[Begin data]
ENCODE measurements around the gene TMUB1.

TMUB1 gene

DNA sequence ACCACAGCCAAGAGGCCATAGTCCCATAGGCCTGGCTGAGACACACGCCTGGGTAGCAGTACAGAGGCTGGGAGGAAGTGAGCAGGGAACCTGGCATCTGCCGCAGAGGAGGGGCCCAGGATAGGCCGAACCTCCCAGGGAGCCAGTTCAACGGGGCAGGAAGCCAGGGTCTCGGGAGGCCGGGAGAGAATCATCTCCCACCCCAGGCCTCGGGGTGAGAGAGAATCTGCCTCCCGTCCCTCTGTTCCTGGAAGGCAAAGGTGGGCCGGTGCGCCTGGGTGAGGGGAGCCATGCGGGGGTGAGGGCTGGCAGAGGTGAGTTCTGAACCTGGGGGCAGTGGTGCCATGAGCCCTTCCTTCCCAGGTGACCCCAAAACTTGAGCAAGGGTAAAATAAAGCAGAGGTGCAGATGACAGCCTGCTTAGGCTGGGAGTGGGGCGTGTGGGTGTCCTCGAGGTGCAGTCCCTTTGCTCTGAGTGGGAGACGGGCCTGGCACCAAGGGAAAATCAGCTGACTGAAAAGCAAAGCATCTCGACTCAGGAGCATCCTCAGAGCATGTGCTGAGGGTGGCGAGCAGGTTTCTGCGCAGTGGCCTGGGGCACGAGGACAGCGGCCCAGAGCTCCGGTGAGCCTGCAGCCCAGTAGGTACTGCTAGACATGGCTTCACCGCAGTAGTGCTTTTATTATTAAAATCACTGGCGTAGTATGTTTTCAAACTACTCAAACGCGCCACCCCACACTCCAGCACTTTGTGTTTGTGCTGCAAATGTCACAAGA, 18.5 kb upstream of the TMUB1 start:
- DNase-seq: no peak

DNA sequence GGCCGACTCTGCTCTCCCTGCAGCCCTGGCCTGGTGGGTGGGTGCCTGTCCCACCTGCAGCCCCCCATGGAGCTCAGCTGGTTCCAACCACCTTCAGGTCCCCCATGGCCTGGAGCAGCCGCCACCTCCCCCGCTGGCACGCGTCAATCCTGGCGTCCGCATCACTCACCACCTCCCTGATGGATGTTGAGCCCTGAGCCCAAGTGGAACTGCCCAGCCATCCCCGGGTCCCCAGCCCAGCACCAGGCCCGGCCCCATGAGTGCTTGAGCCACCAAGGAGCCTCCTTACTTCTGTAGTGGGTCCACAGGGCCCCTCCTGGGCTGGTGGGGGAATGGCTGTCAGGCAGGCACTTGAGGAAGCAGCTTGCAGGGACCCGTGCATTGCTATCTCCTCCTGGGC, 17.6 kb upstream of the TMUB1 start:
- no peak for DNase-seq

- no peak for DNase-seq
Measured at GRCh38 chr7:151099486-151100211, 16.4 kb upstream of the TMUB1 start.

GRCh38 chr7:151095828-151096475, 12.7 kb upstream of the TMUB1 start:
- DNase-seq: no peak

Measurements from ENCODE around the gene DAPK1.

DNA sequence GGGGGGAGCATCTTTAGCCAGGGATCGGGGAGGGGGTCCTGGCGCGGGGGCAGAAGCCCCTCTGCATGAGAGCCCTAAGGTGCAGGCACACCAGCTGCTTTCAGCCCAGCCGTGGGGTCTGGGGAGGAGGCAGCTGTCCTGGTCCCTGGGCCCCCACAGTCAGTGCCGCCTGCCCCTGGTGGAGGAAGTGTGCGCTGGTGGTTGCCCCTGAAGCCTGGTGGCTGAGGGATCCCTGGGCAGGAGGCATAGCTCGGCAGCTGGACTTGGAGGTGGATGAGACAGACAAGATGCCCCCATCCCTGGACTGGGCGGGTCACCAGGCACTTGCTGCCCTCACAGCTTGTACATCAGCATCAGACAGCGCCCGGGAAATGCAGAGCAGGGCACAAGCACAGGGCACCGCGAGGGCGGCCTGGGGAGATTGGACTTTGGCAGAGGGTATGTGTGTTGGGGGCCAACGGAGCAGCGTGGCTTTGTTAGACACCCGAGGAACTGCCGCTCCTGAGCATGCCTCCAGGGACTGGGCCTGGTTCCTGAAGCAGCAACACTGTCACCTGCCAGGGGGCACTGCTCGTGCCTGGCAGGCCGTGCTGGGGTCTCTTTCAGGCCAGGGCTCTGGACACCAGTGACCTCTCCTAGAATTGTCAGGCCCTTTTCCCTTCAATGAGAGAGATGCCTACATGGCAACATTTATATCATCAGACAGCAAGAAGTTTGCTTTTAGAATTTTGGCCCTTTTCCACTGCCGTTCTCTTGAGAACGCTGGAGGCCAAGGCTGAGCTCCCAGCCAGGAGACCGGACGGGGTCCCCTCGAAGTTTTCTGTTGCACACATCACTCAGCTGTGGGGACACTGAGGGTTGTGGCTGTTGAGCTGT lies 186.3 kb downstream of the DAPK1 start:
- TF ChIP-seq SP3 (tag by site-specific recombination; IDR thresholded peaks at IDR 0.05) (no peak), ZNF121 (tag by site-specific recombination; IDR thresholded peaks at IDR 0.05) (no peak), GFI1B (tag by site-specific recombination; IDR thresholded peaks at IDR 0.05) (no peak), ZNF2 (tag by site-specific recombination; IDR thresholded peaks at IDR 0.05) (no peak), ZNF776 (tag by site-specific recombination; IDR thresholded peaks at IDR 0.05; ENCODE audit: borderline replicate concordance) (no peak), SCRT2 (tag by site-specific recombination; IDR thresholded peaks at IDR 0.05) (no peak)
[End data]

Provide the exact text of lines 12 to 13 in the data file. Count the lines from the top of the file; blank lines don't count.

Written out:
DNA sequence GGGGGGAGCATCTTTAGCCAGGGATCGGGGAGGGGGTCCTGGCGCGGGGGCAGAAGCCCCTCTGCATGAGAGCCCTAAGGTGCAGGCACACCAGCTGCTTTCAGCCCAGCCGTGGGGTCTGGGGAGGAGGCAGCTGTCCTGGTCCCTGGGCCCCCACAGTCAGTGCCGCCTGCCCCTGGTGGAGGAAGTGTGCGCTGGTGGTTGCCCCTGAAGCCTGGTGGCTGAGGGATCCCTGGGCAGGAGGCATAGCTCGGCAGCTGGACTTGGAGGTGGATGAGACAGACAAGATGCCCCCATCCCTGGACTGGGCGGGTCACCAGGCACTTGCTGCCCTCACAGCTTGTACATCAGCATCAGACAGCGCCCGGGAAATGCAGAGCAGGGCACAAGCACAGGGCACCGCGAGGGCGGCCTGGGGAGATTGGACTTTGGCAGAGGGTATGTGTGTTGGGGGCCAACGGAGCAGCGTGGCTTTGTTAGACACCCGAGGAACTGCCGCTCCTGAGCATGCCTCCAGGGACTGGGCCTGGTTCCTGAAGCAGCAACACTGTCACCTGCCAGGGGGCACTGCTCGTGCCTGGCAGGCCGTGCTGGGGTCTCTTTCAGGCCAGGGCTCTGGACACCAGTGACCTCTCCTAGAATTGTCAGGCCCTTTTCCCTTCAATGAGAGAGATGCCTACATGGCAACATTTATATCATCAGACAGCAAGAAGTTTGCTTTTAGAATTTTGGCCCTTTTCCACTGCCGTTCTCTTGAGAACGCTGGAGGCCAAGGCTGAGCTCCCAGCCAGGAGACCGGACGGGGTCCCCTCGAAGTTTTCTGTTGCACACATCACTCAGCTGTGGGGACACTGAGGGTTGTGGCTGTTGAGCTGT lies 186.3 kb downstream of the DAPK1 start:
- TF ChIP-seq SP3 (tag by site-specific recombination; IDR thresholded peaks at IDR 0.05) (no peak), ZNF121 (tag by site-specific recombination; IDR thresholded peaks at IDR 0.05) (no peak), GFI1B (tag by site-specific recombination; IDR thresholded peaks at IDR 0.05) (no peak), ZNF2 (tag by site-specific recombination; IDR thresholded peaks at IDR 0.05) (no peak), ZNF776 (tag by site-specific recombination; IDR thresholded peaks at IDR 0.05; ENCODE audit: borderline replicate concordance) (no peak), SCRT2 (tag by site-specific recombination; IDR thresholded peaks at IDR 0.05) (no peak)